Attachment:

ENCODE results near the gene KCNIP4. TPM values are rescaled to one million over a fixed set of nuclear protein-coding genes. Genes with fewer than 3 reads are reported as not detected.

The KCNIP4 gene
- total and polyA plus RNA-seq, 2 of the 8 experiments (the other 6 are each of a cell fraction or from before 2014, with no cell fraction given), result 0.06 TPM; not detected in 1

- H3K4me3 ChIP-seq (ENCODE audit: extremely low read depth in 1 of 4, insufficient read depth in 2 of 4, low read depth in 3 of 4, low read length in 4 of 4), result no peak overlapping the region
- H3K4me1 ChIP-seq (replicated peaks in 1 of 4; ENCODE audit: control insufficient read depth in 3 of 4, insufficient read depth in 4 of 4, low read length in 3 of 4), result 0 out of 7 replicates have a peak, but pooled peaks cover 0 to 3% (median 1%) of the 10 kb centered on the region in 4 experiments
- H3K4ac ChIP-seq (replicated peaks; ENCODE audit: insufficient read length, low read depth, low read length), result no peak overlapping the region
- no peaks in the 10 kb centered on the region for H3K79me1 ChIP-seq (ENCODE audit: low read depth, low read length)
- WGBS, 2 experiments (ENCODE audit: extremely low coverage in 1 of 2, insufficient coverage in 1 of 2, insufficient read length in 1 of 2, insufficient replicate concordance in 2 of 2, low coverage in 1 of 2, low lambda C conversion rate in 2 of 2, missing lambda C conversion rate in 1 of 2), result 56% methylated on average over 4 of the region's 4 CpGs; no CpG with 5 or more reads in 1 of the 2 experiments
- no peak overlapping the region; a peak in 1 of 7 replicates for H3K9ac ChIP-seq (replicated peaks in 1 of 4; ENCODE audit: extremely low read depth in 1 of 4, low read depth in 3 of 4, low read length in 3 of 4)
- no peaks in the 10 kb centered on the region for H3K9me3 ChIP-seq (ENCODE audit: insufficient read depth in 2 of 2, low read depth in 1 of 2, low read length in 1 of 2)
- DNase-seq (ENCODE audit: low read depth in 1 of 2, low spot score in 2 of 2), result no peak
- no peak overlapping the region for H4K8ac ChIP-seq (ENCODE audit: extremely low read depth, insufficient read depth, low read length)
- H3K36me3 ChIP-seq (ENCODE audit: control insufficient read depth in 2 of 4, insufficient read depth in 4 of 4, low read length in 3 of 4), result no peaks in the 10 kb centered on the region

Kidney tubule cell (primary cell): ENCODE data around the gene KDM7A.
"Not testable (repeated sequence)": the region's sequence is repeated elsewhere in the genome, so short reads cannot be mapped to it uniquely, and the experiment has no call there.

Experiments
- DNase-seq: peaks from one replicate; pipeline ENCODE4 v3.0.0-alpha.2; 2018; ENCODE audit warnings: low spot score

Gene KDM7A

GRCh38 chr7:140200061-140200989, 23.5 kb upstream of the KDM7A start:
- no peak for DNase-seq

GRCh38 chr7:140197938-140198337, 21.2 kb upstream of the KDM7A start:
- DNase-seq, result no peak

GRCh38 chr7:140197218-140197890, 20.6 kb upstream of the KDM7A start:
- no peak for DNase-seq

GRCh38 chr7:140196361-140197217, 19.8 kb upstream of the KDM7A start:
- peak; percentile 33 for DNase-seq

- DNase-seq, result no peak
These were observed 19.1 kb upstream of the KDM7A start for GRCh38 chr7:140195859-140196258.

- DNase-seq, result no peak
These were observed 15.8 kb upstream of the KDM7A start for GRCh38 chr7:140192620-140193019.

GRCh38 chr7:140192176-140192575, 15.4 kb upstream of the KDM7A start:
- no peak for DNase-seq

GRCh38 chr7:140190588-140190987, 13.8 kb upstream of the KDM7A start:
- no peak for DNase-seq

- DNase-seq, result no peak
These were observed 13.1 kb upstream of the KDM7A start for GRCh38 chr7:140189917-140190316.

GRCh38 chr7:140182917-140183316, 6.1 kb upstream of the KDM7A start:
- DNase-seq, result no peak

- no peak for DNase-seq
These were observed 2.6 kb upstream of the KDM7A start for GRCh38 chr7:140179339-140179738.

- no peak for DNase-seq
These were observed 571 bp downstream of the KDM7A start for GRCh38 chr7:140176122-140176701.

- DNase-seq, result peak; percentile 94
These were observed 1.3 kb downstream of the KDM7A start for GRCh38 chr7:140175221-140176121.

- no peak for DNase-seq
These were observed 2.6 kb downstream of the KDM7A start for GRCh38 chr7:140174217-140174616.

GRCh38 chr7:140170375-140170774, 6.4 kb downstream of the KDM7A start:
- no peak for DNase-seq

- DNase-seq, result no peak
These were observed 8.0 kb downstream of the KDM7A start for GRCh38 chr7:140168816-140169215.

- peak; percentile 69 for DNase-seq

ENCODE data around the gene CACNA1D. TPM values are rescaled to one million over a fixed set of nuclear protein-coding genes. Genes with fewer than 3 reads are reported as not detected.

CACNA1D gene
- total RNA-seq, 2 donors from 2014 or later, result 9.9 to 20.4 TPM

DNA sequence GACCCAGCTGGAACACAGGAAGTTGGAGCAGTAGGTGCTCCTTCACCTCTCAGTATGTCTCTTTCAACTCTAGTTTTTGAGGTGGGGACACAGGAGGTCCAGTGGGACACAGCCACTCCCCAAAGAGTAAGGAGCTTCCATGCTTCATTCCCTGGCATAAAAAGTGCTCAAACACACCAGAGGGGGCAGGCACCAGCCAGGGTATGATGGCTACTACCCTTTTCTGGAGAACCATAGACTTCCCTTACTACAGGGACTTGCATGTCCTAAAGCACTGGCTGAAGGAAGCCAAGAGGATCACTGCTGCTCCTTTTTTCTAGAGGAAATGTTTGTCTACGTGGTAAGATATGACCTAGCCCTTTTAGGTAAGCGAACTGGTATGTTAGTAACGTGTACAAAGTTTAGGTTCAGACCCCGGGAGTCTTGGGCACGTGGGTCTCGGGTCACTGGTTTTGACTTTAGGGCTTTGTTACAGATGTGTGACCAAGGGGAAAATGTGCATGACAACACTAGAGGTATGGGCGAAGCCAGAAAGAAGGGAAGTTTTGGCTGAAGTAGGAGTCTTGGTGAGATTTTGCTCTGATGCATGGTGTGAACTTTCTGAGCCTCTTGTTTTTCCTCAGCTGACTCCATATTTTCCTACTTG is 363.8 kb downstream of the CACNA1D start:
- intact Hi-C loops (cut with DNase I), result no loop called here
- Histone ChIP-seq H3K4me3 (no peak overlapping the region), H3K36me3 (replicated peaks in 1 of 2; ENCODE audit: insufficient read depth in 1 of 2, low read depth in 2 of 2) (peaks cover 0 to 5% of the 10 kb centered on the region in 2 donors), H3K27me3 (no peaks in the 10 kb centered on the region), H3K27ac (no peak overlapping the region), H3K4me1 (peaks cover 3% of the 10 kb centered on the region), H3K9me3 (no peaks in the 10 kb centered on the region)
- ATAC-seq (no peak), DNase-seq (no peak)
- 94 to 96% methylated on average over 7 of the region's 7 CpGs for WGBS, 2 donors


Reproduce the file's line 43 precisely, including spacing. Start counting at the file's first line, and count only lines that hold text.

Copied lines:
- DNase-seq, result peak; percentile 94